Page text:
And then the second part was I was actually on a business accelerator which demanded that we write a book as part of that curriculum. It was a 9-month accelerator actually in London. One of the things was you have to write a book. Unless you write a book you don’t get your thoughts out, you don’t start building any kind of findable expertise or IP in the industry. People can’t find you and there’s a bit of a saying, I mean you know this from being an entrepreneur that is like, “If people can’t then see an ounce of your content then you need to produce more stuff.” So the reason I mentioned there is I wouldn’t get it done without those guys. If I didn’t have 3 whips or 6 whips in my accountability team have get it done. We don’t have care if you’re in 3 continents. We don’t care if you’re waking or not. Get the damn book done. So there was a need for it, I need to get it out on paper, and then I had a driving force behind me. And then of course launching it I swear, I said to the guys, I’d be launching the book the day I’ve written it, which is always a good old trick. 

Kevin: Yup, pressure… 

Emma: Yes. So that’s what drive me to do it, and it was a big need in the industry. My big passion is I want the whole of the fitness industry to just be more magnificent, serve more people at a much higher level, and this was my way last year and this year to be able to do that.

Kevin: Nice one. Now, it’s a 10-step journey and there are probably things that have change a little, and we’ll get maybe on to those a little bit later. But maybe just, if you can at a high level, take us through your 10-step journey to designing studios that rock.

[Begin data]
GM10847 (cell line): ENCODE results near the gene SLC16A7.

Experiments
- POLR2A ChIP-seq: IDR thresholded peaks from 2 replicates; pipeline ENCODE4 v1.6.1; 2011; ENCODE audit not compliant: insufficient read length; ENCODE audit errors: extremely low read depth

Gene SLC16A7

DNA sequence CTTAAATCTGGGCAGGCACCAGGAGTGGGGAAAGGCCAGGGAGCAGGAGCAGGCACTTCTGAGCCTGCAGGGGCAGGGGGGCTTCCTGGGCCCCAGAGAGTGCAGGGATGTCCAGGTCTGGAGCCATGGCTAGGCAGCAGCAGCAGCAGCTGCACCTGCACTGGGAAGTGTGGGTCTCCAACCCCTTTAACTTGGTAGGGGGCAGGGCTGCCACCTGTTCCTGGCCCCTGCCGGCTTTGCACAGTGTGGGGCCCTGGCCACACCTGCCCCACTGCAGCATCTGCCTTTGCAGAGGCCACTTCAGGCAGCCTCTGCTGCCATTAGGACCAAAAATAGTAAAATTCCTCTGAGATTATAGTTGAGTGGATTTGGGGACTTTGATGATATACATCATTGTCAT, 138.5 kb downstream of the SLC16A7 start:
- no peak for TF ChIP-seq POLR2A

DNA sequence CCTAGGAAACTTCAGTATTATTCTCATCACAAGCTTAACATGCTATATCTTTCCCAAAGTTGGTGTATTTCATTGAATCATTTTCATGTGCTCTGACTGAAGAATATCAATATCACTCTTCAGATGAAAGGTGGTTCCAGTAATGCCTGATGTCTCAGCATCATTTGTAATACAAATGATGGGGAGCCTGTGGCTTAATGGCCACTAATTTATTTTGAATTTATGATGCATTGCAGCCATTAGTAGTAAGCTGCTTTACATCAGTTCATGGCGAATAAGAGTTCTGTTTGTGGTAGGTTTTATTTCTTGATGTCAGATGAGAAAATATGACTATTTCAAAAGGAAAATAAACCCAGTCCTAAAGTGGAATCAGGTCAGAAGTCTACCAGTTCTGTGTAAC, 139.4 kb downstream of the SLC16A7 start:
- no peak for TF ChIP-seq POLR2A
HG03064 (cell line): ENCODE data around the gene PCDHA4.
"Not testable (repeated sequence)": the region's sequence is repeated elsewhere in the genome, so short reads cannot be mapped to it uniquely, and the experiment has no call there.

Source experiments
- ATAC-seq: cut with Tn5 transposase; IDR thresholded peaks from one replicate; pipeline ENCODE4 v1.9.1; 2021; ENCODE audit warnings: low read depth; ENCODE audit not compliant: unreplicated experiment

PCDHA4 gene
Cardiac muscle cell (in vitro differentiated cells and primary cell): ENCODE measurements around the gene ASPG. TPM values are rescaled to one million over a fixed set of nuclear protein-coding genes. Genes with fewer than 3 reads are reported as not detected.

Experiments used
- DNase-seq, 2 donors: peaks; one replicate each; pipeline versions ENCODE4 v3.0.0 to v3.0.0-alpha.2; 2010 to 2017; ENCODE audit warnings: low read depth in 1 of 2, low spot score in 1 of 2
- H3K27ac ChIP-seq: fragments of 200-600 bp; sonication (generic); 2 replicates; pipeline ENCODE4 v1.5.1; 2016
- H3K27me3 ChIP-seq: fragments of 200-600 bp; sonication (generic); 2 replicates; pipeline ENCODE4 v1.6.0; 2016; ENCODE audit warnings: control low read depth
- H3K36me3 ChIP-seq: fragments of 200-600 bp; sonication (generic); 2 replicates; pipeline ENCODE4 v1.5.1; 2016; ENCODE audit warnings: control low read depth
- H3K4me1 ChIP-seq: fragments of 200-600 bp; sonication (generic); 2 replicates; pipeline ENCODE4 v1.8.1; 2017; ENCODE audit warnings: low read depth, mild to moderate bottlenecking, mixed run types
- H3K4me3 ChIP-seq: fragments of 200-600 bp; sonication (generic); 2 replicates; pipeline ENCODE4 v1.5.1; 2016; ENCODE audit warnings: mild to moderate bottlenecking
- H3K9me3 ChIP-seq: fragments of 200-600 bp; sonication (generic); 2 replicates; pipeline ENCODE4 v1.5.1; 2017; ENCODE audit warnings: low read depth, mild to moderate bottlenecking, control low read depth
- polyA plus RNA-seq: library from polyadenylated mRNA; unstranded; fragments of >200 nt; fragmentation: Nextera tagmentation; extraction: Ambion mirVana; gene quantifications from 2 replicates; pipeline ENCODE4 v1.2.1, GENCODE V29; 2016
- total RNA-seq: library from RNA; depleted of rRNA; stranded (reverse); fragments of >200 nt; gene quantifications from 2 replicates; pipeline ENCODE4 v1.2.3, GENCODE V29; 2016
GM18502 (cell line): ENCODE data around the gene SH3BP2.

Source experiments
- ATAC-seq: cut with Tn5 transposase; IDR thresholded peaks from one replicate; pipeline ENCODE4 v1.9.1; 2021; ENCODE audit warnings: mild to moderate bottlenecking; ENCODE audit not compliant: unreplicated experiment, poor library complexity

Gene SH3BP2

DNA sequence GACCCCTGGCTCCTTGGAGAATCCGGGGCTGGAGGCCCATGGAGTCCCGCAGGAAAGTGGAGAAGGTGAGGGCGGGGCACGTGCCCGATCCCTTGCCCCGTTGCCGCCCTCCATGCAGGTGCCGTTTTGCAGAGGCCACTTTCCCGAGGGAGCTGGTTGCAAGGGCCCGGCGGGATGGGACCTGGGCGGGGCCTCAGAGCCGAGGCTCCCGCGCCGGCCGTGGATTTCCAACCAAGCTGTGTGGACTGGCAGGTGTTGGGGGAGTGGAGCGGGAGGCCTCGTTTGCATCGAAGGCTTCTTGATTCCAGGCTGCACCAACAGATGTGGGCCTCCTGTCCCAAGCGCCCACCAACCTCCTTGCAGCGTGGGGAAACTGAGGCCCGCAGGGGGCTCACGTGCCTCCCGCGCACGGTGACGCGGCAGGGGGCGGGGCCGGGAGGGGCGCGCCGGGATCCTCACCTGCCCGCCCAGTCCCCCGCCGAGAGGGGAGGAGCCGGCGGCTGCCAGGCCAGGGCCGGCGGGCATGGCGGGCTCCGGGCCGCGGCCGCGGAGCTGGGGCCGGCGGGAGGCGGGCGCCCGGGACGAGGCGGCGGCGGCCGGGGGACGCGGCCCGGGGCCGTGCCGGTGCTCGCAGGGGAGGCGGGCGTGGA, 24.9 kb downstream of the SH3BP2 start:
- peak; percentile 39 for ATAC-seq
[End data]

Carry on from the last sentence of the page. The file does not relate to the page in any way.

Emma: Absolutely. I took 10-steps journey approach. You know, asking a lot of time in people, and culture, and brand, and all of those things. It’s very important if you look at a brand like Disney. They actually have a touch point for every way – would it be a staff, would it be a member. I took their approach and I thought what are all the things, and all the great things, and all the crap things that I have seen in the health boutiques and how do I address that in a really comprehensive way. I delivered it into 3 areas really. One is brand, and everything starts with a face that’s nice and easy to remember. So there’s brand, there’s a product, and then there’s systems. So under each there are 3Ps. It’s really important that you’re a brand, you know who you are, and you know who you are not. And this is something that boutiques do very well. It’s very important you understand the pain. What solution are you providing to your community? Usually you’re only serving 2, 3, maybe 400 active members, so it’s a smaller community that can be much more tightly delivered to than a big club which serves thousands. And then the last part of it is positioning. It’s very important that you know where you sit in the landscape and how you compete against other competitors or people down the street. What is your specific offering? So that is sort of brand and we do a lot of work and exercises around that.